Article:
2. Sacrificing a little bit of personal liberty for the benefit of national security is certainly reasonable. On September 11th, the U.S. was exposed. This cannot happen again, and the government deserves a degree of flexibility from the people so that it can ensure our safety. As for lawyers, journalists, and activists, I do not think that they should do their jobs any less diligently for fear of being monitored. As long as they are acting legally, they should have no concerns. If they are violating national security, then they deserve to be prosecuted anyway. Of course I think the government should find a balance between national security and personal liberty, and I understand the difficulty in such regard, but should push come to shove, I say err on the side of caution.
    Last week I was sitting in class listening to a fellow student complain about how police officers can randomly spot-check personal bags on the NYC subways. I understand the Fourth Amendment, but are these checks really that great of an inconvenience? In my view, as long as you are not carrying anything illegal in your bag, then who cares if the police ask to take a quick peak? If this protects the security of the people in the U.S., I would gladly open my bag every time I stepped foot on the subway.
    Alexandra was accurate in assessing that the question of personal liberty versus national security is one of the most controversial issues for the Supreme Court in the present day. As Americans, we pride ourselves on the protections of the Constitution. At the same time, just a decade after September 11th, I cannot understand why people are so offended by having to sacrifice a minute amount personal liberty.

  3. Like Kristen and Patrick, I would side with national security. For those who argue that it is an infringement on their personal rights I can understand and appreciate their position but in most instances I will prefer to know the government is doing all that it can to prevent terrorist attacks. I know that my activities are not the concern of any anti-terrorist agencies so I am not concerned about my gmail account.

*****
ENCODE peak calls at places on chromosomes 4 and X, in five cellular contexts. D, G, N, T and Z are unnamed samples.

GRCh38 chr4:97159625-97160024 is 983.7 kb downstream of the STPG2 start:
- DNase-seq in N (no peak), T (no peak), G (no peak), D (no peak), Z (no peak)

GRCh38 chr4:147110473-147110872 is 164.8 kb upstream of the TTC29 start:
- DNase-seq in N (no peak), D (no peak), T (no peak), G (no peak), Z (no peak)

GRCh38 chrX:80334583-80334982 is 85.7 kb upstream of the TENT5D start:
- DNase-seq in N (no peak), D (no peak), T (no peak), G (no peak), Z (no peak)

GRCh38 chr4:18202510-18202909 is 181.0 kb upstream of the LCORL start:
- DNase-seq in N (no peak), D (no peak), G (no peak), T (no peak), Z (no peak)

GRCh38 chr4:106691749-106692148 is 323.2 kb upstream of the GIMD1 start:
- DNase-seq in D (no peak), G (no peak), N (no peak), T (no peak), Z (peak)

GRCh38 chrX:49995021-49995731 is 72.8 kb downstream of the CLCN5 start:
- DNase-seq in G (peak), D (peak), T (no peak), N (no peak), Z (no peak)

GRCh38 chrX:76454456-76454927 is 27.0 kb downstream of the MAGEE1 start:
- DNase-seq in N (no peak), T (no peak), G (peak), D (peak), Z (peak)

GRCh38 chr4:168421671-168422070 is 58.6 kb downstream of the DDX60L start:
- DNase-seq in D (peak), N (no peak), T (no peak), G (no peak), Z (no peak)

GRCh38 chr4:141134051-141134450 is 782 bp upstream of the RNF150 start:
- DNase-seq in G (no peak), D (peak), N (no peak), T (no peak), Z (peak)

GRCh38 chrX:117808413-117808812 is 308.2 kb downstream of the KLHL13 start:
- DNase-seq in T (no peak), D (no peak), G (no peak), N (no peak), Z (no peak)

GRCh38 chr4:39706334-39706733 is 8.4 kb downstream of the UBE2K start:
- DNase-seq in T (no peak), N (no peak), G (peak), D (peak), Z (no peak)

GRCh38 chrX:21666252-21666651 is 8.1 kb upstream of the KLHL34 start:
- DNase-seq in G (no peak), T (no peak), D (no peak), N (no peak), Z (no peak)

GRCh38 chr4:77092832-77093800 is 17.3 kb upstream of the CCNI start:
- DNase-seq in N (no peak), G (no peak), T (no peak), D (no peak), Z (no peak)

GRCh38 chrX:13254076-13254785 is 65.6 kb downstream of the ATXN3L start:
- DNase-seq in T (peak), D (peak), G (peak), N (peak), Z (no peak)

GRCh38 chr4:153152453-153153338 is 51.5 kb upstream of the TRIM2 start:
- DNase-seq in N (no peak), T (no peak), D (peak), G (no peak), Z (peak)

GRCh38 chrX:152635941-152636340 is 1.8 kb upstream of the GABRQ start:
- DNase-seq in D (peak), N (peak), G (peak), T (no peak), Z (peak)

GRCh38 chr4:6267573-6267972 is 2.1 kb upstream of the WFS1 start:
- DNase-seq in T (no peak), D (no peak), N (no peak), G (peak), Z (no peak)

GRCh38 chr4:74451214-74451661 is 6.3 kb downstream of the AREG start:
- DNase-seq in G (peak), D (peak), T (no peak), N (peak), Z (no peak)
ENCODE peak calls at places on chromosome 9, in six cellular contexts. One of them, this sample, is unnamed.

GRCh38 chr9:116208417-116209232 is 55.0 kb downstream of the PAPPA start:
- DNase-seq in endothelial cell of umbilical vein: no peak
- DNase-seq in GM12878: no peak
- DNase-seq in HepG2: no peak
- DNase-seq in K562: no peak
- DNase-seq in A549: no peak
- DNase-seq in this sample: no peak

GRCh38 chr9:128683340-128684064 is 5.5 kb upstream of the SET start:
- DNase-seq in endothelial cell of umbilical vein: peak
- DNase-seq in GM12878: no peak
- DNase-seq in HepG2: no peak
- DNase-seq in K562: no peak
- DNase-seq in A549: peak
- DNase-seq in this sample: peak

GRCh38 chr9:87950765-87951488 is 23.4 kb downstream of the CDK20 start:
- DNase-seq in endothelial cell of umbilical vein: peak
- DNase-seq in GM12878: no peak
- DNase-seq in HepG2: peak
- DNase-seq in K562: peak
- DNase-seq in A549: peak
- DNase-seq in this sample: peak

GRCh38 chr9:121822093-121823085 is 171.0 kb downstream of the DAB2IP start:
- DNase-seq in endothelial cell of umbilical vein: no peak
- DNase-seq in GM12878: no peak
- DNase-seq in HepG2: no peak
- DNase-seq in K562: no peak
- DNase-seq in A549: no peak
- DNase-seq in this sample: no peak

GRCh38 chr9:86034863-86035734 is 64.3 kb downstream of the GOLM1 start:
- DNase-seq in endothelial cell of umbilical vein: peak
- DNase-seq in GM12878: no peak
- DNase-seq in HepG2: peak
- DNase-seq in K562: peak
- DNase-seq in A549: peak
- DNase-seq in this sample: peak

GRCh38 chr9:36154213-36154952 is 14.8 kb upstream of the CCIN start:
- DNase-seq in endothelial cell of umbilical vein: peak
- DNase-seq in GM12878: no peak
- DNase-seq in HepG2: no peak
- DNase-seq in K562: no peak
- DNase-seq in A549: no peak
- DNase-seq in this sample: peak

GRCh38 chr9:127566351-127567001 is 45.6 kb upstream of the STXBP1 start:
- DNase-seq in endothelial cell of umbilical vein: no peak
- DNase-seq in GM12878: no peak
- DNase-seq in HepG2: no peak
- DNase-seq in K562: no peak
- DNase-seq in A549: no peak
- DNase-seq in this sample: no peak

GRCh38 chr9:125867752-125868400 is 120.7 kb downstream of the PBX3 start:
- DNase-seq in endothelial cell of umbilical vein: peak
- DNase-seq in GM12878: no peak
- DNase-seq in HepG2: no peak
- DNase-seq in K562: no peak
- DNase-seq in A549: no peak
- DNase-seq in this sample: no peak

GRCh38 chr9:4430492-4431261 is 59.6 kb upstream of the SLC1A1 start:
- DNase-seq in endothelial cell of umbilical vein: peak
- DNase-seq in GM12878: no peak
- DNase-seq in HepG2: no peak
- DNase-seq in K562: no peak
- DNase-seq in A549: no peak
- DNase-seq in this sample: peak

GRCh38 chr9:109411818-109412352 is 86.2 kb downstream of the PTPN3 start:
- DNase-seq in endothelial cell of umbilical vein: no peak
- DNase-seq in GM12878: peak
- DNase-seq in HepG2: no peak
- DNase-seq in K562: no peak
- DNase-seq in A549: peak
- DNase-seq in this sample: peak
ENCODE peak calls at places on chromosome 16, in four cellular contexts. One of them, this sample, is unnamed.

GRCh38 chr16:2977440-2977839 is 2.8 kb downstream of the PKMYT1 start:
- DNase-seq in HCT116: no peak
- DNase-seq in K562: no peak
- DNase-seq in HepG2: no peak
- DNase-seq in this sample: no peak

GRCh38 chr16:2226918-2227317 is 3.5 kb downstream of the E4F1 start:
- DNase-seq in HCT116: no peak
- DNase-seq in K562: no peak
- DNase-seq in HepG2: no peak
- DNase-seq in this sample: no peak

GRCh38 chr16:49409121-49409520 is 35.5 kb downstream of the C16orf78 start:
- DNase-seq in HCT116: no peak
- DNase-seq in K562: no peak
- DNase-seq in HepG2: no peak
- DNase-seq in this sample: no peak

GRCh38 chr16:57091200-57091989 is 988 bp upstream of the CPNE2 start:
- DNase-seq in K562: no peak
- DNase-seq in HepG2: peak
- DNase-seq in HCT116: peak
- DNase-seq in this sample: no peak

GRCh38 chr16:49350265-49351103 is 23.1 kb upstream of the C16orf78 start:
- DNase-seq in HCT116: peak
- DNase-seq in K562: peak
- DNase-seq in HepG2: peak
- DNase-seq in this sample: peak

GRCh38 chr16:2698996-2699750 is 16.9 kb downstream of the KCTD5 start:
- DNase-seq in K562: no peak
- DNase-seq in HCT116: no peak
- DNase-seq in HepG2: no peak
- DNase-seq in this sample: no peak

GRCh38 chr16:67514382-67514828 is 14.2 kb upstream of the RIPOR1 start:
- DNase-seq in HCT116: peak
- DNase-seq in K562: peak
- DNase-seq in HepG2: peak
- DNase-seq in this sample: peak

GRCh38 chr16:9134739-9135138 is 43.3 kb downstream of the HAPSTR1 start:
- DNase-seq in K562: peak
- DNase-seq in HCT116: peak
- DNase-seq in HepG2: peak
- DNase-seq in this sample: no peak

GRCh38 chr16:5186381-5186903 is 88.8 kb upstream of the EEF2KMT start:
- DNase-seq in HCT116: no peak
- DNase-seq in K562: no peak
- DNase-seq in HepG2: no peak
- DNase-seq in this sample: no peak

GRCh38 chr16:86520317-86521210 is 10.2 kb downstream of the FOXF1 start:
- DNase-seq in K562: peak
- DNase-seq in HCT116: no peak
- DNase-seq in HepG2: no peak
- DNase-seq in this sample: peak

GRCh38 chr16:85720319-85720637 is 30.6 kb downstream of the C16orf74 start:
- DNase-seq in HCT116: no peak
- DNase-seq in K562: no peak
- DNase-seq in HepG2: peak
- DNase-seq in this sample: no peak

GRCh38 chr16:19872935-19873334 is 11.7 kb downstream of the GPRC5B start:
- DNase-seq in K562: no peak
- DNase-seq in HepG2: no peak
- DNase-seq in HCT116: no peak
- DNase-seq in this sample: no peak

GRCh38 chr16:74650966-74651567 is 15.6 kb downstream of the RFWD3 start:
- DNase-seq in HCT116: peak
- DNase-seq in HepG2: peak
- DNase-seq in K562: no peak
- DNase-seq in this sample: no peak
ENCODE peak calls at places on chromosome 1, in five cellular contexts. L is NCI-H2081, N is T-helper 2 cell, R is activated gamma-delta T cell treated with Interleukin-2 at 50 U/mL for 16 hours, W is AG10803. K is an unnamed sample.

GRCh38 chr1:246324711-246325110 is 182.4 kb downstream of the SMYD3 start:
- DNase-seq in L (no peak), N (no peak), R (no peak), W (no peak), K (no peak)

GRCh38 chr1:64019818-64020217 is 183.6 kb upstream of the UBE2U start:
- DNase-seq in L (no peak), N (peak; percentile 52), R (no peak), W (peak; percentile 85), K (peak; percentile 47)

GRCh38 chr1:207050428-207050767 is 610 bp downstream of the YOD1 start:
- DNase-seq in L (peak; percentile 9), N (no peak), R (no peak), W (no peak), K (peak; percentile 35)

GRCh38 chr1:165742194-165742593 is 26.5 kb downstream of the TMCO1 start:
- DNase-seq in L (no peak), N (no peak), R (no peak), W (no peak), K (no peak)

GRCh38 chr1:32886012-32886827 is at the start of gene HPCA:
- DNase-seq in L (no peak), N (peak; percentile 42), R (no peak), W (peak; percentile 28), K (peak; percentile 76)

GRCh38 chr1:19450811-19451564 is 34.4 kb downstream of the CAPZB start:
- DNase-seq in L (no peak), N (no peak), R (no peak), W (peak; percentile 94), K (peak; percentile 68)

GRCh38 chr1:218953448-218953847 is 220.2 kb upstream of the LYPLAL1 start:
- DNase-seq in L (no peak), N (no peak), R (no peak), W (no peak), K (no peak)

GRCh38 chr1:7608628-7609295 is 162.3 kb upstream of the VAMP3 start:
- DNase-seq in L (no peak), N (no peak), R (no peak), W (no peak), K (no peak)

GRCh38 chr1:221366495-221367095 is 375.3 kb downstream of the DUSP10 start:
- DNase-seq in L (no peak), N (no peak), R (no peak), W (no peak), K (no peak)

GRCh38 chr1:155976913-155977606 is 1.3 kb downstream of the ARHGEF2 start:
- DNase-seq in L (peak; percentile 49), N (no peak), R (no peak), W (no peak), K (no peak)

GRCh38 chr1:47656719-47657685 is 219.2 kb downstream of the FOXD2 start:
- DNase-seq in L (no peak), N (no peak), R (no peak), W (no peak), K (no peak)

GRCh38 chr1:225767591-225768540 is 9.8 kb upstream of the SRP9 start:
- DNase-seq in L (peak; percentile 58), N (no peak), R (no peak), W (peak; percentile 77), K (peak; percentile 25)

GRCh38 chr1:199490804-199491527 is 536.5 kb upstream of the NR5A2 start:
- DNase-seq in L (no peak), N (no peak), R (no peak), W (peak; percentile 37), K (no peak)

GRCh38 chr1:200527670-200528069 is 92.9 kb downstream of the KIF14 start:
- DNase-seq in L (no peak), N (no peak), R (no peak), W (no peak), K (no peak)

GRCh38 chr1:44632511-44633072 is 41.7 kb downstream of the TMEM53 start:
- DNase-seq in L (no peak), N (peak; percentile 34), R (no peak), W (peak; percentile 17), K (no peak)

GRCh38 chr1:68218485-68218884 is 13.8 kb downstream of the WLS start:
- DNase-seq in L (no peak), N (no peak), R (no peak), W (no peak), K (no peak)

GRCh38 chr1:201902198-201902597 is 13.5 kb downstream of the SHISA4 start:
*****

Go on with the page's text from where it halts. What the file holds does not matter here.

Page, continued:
With that being said, I am curious about what information these agencies are allowed to act on. For example, if someone, albeit a not very bright someone, were to plan a car jacking or to commit a burglary or some other non-terrorist crime, would the Federal Government be able to inform the proper authorities and would those authorities be able to act on that information or is the Federal Government prohibited from revealing that information? Obviously if the information was used to prevent a crime it would be a good thing, but would it be crossing the line? Another issue that could be raised in this situation is would these emails be enough to convict under a theory of attempt/ conspiracy or would the potential crimes be prevented too soon to allow a proper conviction?

  4. Without our national security, we would have no personal liberty to begin with. I have a hard time siding with people who get offended when the government tries to take steps to insure the security of our country. The United States is a target, especially in today’s world of international terrorism. This may not be as big of a concern if we were impervious to attack, but that is clearly not the case. 9/11 is the most glaring example of our vulnerability; however, attacks on the USS Cole, and the original bombing of the World Trade Center in 1993 also prove that we can be hit by motivated terrorists. Moreover, the threat is not only from foreign groups. Anyone old enough to remember the Unabomber or the Oklahoma City bombing would be well aware that the threat can come from domestic individuals as well. Allowing Big Brother to check up on our citizens may be invasive and may cost a few extra minutes at airports and subways, but the added security we gain as a nation from these “invasions” is worth the hassle.